The $44 billion Elon Musk agreed to pay for Twitter and take it private is looking less financially appealing.
Musk said Friday that the deal was on hold pending a review of Twitter's measurement of spam or fake accounts on the platform, suggesting an issue with the company's disclosure of them.
According to a report by Twitter this month, Musk stated that fake accounts comprise less than 5 percent of its 229 million users. As part of his bid to buy the company, the billionaire said that one of his priorities is ridding the platform of spam bots, fake Twitter accounts that generate automated messages.
Musk is relying on a specific performance clause in the contract to avoid that penalty. The clause ensures that a purchaser is buying a product as promised, without any defects. There was no immediate response from Twitter to a request for comment.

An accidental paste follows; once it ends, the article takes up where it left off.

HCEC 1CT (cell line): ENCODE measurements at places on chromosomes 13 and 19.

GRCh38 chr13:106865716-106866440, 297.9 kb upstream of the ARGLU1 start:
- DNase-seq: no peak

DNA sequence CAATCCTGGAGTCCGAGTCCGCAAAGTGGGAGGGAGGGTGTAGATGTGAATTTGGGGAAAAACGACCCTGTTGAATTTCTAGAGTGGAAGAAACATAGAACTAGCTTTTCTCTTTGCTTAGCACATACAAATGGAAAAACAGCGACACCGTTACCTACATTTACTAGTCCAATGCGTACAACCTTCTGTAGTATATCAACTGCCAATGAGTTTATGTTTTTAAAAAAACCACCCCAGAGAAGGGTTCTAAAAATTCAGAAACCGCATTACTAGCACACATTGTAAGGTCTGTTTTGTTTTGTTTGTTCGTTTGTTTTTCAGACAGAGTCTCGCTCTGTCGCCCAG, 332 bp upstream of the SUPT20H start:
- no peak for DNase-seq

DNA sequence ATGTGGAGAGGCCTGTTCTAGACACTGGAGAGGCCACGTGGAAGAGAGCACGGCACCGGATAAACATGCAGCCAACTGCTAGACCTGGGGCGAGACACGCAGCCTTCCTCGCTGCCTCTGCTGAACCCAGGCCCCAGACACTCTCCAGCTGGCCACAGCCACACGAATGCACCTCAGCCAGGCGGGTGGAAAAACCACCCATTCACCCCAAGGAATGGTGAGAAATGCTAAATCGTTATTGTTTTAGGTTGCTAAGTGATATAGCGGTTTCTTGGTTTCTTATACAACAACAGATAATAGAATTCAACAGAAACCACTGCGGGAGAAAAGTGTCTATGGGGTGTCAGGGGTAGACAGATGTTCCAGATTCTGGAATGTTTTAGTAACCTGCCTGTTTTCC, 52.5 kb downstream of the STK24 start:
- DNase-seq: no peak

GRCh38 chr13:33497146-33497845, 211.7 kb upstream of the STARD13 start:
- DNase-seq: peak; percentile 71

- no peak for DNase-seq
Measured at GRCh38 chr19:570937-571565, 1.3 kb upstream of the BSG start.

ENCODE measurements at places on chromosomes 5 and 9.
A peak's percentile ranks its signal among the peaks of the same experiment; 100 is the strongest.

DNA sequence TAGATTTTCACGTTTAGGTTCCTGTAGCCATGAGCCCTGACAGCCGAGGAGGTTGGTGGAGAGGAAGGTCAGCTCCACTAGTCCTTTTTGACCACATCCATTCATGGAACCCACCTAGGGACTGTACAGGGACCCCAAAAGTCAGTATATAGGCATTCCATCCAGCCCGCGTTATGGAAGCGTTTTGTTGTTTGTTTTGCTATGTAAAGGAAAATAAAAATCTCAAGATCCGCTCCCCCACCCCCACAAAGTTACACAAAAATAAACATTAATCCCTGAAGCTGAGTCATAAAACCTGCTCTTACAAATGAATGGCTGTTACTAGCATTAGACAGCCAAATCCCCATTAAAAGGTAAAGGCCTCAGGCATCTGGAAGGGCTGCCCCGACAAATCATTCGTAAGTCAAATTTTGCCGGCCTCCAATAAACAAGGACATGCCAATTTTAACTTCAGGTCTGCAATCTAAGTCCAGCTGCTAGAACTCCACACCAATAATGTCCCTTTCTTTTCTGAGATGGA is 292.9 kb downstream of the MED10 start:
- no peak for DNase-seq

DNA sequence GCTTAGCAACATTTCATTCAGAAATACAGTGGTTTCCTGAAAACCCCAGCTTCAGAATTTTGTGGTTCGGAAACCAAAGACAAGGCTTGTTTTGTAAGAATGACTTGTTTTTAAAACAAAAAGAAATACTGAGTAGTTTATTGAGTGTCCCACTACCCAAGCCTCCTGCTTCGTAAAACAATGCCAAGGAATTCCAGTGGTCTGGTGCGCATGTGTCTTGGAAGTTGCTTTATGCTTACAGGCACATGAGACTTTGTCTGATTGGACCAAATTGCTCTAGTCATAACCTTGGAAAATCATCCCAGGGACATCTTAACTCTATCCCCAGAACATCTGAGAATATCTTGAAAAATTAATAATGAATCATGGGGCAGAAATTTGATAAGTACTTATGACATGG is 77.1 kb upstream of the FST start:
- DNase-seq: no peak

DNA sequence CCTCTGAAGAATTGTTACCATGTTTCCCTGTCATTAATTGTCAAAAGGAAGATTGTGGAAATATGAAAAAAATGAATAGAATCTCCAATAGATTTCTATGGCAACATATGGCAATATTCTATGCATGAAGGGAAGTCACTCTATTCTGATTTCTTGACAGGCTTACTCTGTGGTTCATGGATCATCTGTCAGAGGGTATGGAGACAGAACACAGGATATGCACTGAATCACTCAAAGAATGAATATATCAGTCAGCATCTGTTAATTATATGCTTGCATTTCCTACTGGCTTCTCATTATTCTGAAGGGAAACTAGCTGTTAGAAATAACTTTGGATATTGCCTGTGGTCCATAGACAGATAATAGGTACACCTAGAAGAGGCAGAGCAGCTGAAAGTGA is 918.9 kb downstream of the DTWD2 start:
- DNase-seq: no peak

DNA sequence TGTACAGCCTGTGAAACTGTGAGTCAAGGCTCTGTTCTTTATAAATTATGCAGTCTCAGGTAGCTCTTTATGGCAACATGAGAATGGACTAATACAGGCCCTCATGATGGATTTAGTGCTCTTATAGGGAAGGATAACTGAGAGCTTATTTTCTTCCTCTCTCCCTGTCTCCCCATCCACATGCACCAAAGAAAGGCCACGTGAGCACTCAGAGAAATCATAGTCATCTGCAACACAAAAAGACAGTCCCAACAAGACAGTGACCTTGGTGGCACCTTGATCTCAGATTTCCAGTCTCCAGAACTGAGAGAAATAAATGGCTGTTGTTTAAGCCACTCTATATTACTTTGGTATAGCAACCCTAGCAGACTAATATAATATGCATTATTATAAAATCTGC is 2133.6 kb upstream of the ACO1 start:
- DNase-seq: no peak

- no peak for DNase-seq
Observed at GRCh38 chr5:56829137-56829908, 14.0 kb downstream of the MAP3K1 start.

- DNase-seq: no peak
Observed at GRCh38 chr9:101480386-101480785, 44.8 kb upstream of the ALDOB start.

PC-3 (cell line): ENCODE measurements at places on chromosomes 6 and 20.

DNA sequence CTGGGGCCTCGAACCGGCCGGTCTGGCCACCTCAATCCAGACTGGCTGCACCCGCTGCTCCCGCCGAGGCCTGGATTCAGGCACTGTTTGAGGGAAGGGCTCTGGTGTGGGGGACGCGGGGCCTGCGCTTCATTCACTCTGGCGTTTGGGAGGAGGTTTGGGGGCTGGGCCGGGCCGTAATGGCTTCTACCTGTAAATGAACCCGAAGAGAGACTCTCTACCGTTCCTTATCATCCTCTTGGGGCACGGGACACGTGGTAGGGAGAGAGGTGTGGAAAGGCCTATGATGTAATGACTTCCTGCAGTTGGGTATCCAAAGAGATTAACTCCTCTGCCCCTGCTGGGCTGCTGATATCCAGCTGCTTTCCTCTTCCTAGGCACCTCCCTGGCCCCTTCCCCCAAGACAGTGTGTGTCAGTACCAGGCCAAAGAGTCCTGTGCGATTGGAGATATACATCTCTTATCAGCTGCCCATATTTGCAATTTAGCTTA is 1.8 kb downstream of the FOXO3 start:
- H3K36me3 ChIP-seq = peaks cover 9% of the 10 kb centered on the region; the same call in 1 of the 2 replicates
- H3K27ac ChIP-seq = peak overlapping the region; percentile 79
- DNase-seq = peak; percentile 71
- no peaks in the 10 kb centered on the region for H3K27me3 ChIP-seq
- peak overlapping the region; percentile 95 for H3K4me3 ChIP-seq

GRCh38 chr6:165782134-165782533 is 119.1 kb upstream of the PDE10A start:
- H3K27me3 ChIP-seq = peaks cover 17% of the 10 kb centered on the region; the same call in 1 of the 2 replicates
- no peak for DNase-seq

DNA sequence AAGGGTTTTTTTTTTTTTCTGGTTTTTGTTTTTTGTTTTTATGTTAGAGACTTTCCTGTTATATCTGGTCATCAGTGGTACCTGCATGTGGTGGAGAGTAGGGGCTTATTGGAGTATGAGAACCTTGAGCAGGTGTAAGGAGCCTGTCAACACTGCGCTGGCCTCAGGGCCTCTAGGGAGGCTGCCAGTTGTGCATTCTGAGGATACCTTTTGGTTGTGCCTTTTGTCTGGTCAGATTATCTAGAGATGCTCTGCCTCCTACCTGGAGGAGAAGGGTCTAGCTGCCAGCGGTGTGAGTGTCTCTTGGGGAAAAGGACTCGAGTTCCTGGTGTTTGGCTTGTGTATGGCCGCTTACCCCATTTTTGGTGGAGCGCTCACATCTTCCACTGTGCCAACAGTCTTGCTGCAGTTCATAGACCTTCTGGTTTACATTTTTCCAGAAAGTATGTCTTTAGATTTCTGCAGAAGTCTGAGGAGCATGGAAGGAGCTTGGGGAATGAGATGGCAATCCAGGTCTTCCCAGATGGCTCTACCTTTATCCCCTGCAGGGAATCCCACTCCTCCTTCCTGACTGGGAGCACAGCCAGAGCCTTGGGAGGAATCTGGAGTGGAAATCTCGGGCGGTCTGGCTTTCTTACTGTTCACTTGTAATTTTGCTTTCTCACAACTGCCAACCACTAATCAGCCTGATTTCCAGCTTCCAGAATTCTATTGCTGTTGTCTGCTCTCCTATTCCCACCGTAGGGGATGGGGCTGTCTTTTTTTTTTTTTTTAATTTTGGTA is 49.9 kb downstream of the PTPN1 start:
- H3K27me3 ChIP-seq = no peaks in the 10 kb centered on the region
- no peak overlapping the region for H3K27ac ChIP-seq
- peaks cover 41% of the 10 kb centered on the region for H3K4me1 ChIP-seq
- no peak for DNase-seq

The company has done internal surveys that found less than 5 percent of its daily active users are spam accounts. The matter is essential to how Twitter makes money. Ads, which generate revenue for the company, are served to millions of users every day. Advertisers like to spend money on ads, so they look for ads to engage with.
Since May 5, Twitter shares have lost 20 percent of their value. The company was worth $31 billion as of Friday.
Musk said he is still committed to the acquisition but if he proves that Twitter is overrun with automated bot accounts, he could argue in court that Twitter is faulty and should not be paid for, and that the deal should not go through.
According to Eric Talley, a Columbia University law professor, appeared that Musk was looking for a rip cord to pull. It was not clear how Musk planned to verify the share of fake accounts. Musk could not be reached for comment.